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Professional basketball related injuries have not declined over the last decade despite improvements in training and conditioning or medical advancements in diagnostics, surgery, or rehabilitation. A descriptive epidemiological study of 80% of the National Basketball Association (NBA) teams over 17 years reported an injury incidence of 19.1 per 1000 athlete exposures, and 59,179 games missed due to injury. Starkey found that the there has been a 12.4% increase in game-related injuries in the NBA in a 10-year period from the 1988 - 1997 seasons. It is suspected that increased contact within the NBA along with improved player athleticism, size, power, and speed have contribute to the rise in injuries. The most commonly reported injuries in the NBA as reported via the greatest number of days missed include ankle sprains, patellofemoral inflammation, knee sprains, and lumbar strains. Recent trends involve less focus on specific physical or clinical measures and increased attention on the assessment of functional movement patterns for the purpose of predicting the likelihood of injury. The Functional Movement Screen (FMSTM) was introduced as a pre-participation examination intended to evaluate the quality of seven basic movement patterns that require a balance of both mobility and stability. The functional movements tested include: deep squat, hurdle step, in-line lunge, shoulder mobility, active straight leg raise, trunk stability push-up, and rotary stability. It is designed to assess the extremes of specific movements and positions for the purpose of identifying potential limitation, compensation, and asymmetry in individuals without obvious pathology. Recent literature has linked this screen to injury prediction in numerous populations that may be predisposed to injury, including professional football players, firefighters, collegiate female athletes, elite track and field athletes, military personnel. The majority of reliability studies conclude that the FMSTM has good intra-rater reliability. While some researchers conclude that reliability increases with additional training and clinical experience, others claim that the FMS intra-rater reliability was not improved with FMS certification. Inter- rater reliability was reported in recent studies to range from moderate and good to high. The Y-balance Test (YBT) is pre-participation assessment used to screen individuals who may have potential for lower extremity injury. This test involves the examination of dynamic balance and postural control. While research is still lacking regarding the validity and utility of the YBT-LQ, the SEBT has been reported to have a moderate to strong effect size and that this test was reliable and valid as a dynamic predictor to lower extremity injuries. No studies have investigated the outcomes of YBT as an injury predictor in professional basketball athletes or the relationship of these factors with functional movement screens.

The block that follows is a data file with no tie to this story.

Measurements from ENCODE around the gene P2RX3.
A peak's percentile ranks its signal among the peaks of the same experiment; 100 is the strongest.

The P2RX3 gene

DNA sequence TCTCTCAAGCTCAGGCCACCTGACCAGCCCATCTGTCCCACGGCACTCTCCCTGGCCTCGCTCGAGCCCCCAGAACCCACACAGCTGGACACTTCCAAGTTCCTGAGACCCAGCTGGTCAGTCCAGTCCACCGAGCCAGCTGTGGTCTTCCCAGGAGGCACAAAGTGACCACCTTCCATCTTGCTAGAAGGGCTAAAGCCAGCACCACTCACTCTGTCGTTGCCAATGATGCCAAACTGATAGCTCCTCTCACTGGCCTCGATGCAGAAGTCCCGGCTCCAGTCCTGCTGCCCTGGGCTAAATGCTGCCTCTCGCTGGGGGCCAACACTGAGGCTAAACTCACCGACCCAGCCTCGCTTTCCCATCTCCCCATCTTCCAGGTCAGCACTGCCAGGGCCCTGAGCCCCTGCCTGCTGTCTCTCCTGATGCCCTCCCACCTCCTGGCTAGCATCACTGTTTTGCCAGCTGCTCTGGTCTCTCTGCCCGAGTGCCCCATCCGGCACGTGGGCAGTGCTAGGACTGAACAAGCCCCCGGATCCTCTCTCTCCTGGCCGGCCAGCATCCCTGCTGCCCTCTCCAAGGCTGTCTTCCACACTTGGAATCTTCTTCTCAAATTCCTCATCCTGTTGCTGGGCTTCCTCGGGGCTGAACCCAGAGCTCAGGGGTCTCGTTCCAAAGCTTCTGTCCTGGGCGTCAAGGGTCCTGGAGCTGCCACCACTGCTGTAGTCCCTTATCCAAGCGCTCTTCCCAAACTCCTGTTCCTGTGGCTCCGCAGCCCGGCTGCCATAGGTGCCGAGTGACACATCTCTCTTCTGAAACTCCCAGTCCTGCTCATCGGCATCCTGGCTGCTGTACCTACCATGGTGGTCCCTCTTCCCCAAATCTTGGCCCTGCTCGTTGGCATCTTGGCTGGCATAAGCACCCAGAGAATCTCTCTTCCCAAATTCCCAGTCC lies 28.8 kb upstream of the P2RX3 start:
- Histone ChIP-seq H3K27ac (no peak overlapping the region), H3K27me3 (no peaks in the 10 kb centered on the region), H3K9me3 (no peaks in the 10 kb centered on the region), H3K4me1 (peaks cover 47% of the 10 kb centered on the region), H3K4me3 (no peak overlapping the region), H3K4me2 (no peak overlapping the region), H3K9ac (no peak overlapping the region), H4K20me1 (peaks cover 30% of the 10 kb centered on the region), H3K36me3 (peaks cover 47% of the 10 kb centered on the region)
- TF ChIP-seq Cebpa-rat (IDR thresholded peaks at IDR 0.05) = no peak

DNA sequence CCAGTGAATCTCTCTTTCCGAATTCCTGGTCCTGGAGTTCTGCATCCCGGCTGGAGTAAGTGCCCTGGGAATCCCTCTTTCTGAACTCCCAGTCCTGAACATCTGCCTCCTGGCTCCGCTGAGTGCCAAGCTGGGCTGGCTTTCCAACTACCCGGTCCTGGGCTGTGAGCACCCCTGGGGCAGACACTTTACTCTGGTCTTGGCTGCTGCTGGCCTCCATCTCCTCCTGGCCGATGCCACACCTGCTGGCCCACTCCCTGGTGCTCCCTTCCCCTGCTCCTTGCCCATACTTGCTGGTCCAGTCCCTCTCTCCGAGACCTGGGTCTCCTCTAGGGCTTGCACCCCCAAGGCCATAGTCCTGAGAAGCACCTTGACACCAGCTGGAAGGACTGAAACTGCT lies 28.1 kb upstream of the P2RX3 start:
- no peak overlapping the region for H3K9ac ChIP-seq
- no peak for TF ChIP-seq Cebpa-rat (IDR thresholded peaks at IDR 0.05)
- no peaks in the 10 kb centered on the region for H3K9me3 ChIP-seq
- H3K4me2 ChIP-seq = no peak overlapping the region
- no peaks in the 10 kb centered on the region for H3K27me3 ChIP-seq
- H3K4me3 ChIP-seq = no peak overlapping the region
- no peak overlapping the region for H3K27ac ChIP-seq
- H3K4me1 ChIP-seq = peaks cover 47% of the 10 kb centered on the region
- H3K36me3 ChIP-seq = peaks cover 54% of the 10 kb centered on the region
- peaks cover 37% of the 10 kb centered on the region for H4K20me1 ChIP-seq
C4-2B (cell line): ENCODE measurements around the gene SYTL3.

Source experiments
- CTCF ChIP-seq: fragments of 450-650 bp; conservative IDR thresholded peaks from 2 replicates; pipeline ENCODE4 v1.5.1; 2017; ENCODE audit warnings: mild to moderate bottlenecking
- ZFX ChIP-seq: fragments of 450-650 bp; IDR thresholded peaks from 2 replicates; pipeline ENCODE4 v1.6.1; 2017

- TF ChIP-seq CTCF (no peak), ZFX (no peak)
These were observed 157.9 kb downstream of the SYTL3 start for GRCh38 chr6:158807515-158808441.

Physical Therapy | Rehabilitation and Therapy
Anloague, Philip A.; Strack, Donald S.; Corbeil, Joshua; Eaton, Carl; Windle, Shawn; Bubnick, Branden; Firkins, Philip; Gehle, Alex; Heile, Krystal; Lynn, Timothy; and Short, Steven, "The Utility of Functional Movement Assessment on NBA Players" (2014). University of Dayton Doctor of Physical Therapy Annual Research Symposium. 18.